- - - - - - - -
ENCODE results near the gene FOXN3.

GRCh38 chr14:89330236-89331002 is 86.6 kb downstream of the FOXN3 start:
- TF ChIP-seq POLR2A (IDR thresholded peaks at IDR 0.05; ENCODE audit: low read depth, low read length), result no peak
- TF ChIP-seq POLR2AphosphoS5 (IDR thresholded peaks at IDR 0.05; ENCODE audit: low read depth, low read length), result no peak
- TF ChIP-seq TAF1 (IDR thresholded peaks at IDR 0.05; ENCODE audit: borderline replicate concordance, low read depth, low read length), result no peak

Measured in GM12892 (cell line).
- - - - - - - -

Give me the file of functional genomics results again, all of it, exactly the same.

ENCODE results near the gene FOXN3.

GRCh38 chr14:89330236-89331002 is 86.6 kb downstream of the FOXN3 start:
- TF ChIP-seq POLR2A (IDR thresholded peaks at IDR 0.05; ENCODE audit: low read depth, low read length), result no peak
- TF ChIP-seq POLR2AphosphoS5 (IDR thresholded peaks at IDR 0.05; ENCODE audit: low read depth, low read length), result no peak
- TF ChIP-seq TAF1 (IDR thresholded peaks at IDR 0.05; ENCODE audit: borderline replicate concordance, low read depth, low read length), result no peak

Measured in GM12892 (cell line).